GSA Annual Meeting in Denver, Colorado, USA - 2016

Paper No. 233-3
Presentation Time: 9:00 AM-6:30 PM


WAHL, David B., U.S. Geological Survey, 345 Middlefield Rd, MS-975, Menlo Park, CA 94025,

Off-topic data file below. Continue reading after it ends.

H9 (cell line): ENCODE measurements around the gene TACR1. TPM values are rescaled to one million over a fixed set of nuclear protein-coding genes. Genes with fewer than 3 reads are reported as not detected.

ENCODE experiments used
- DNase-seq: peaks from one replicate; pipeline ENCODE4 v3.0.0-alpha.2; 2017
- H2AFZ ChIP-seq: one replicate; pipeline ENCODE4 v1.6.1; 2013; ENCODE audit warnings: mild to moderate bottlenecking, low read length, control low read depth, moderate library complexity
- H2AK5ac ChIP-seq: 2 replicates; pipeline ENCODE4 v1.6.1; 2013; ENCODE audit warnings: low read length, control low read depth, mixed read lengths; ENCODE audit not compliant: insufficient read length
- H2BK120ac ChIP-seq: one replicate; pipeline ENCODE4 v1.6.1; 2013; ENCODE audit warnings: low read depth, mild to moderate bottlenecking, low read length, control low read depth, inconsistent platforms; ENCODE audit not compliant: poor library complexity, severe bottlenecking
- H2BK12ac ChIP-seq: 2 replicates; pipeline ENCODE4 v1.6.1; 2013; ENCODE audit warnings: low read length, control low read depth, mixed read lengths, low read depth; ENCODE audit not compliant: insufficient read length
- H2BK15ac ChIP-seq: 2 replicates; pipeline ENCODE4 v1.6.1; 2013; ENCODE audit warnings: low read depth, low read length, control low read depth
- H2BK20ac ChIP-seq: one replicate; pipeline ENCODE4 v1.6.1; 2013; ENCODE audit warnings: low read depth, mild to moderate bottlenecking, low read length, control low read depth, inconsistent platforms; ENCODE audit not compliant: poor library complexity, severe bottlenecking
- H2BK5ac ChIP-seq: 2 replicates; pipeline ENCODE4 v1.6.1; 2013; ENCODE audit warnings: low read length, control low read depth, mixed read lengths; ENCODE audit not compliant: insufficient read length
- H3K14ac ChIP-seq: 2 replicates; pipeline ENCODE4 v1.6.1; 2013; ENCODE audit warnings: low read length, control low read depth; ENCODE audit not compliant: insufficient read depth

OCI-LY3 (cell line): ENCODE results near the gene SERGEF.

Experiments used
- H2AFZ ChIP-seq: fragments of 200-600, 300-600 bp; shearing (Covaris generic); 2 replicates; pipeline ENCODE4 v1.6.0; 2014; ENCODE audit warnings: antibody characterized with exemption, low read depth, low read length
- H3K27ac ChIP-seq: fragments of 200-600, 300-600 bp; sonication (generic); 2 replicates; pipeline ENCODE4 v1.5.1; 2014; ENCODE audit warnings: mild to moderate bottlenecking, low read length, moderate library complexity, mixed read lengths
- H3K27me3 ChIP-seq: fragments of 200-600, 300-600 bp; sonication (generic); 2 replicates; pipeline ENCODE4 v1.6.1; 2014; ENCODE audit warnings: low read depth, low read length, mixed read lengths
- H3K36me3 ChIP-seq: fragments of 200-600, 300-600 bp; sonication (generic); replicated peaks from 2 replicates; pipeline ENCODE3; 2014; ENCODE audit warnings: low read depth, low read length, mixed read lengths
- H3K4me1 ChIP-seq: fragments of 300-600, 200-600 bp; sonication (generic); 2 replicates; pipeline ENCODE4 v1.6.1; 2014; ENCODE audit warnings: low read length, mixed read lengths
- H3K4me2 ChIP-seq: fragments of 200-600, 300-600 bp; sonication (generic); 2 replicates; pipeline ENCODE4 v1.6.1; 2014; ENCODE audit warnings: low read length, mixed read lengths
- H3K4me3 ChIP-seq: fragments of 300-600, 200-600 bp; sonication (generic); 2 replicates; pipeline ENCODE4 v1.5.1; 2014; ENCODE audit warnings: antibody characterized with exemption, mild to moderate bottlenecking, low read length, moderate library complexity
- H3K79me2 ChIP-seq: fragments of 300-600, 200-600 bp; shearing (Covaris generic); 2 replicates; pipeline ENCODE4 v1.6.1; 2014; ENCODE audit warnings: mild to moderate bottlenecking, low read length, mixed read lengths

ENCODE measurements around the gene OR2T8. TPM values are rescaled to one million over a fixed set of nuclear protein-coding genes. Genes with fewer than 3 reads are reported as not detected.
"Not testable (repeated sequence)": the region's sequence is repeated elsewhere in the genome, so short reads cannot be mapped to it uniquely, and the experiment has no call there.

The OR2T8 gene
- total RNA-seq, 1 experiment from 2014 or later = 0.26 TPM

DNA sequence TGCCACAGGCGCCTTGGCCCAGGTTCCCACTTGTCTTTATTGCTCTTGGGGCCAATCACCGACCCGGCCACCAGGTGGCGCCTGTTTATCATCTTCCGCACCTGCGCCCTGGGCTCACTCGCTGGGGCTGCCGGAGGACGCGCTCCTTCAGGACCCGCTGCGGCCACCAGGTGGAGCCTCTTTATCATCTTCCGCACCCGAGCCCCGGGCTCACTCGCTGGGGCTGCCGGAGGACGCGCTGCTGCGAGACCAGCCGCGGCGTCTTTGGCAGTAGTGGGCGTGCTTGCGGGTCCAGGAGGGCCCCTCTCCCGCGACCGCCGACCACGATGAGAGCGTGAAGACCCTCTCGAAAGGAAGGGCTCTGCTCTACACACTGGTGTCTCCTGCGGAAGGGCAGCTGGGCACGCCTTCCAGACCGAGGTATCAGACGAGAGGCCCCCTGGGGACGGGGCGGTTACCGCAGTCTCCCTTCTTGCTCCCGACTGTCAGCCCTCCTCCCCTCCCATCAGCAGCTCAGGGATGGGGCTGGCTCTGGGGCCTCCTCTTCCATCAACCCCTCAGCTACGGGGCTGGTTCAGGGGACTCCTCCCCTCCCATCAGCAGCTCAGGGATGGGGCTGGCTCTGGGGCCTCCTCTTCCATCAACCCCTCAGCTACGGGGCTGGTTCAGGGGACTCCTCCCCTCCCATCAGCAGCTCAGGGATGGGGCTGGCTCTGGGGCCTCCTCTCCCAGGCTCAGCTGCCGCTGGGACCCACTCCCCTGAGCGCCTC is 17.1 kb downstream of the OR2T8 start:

Widespread abandonment of several large human population centers in the southern Maya lowlands at the end of the Classic period (~AD 900) has been attributed to environmental change caused by human activity and/or climate variability. Defining the interplay between climate change, human modification of the environment, and cultural responses, however, has been a persistent challenge in the Maya lowlands. Fire histories are a useful tool in parsing drivers of environmental change in this region as fire is linked with pre-Hispanic land use and was essential to anthropogenic landscape modification. When proxies for anthropogenic activity are coupled with independent reconstructions of climate variability, it becomes possible to assess the relative importance and timing of natural versus human drivers of landscape change. We present results of a paleoenvironmental reconstruction from Laguna Ek’Naab, a small closed basin lake in the northern Homul region. A 7-meter-long sediment core extends from ~AD 300 to 2013, providing the opportunity for exceptionally high resolution analyses. Multiple proxies are used to reconstruct fire history, agricultural land use, climate, and environmental conditions, which include pollen, macroscopic charcoal concentrations, stable isotope (C and O) geochemistry, and geophysical properties. Proxy data are integrated with settlement history as inferred from archaeological mapping. Results show high amounts of erosion and local burning in the watershed from around AD 300-700, with peak values between AD 625-700. Zea pollen, which indicates nearby maize agriculture, is consistently present from the base of the core until around AD 1000. Decreased anthropogenic activity in the watershed during the Terminal Classic period, associated with evidence of regional aridity, is indicated by the near-complete absence of burning and decreased erosion from AD 750-850. After AD 850, burning resumes at significantly lower levels and persists until AD 1000. Evidence for fire and landscape disturbance cease after this time, although occasional Zea pollen is found until ~AD 1430, suggesting small human populations persisted in the watershed for several centuries after the end of the Terminal Classic period.